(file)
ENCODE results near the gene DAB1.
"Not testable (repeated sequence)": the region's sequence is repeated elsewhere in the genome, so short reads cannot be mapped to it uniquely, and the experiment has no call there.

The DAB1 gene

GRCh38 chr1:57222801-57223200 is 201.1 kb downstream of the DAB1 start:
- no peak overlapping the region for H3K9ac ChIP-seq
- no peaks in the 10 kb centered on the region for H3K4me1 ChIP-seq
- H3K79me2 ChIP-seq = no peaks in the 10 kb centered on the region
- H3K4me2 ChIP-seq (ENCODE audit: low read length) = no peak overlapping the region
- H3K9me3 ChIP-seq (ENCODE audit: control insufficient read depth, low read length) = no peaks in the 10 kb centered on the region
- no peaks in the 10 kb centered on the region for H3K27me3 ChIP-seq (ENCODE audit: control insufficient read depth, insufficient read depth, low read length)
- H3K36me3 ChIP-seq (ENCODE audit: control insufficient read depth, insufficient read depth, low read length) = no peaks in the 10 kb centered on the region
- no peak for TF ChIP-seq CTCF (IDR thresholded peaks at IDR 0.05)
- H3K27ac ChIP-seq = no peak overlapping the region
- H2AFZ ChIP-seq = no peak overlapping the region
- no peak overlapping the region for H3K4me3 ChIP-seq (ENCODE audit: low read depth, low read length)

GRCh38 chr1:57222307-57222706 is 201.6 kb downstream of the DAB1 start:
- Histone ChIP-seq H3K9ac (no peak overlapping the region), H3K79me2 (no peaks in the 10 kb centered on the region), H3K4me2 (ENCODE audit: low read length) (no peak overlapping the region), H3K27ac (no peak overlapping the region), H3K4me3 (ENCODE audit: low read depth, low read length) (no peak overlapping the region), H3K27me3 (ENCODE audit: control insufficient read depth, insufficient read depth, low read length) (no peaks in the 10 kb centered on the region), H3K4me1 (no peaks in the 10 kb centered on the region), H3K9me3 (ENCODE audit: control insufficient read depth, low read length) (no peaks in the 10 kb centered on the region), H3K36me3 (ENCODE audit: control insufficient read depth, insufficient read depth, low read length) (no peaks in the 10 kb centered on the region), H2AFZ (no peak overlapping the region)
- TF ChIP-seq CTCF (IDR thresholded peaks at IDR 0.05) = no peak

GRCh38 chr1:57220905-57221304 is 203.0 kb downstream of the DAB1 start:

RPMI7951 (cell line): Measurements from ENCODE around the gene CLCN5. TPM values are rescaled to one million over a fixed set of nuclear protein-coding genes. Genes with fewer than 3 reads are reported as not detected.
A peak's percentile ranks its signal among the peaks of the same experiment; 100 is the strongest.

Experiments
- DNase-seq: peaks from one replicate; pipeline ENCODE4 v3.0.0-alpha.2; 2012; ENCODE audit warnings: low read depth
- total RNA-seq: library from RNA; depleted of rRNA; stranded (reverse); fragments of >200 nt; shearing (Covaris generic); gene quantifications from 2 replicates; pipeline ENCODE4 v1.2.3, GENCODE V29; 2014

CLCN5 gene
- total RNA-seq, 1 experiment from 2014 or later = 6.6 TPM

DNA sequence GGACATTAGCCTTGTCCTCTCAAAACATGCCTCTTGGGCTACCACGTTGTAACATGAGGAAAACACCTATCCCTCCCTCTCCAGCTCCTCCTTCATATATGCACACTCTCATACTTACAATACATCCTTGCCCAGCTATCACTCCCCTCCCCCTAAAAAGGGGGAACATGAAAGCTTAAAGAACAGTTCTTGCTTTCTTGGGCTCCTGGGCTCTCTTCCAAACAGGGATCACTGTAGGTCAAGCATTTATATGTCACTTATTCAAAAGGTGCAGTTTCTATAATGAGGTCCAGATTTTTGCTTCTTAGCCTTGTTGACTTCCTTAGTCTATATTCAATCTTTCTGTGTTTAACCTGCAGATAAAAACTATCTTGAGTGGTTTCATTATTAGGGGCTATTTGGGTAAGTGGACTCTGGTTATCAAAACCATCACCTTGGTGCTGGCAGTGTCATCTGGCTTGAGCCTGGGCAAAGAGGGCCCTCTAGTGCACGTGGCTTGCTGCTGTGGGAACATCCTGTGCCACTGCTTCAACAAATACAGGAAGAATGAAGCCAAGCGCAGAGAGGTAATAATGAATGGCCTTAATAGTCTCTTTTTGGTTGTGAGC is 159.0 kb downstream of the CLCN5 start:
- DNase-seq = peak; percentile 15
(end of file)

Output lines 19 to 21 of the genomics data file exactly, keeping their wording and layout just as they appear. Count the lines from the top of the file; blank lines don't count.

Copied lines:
GRCh38 chr1:57220905-57221304 is 203.0 kb downstream of the DAB1 start:

RPMI7951 (cell line): Measurements from ENCODE around the gene CLCN5. TPM values are rescaled to one million over a fixed set of nuclear protein-coding genes. Genes with fewer than 3 reads are reported as not detected.
A peak's percentile ranks its signal among the peaks of the same experiment; 100 is the strongest.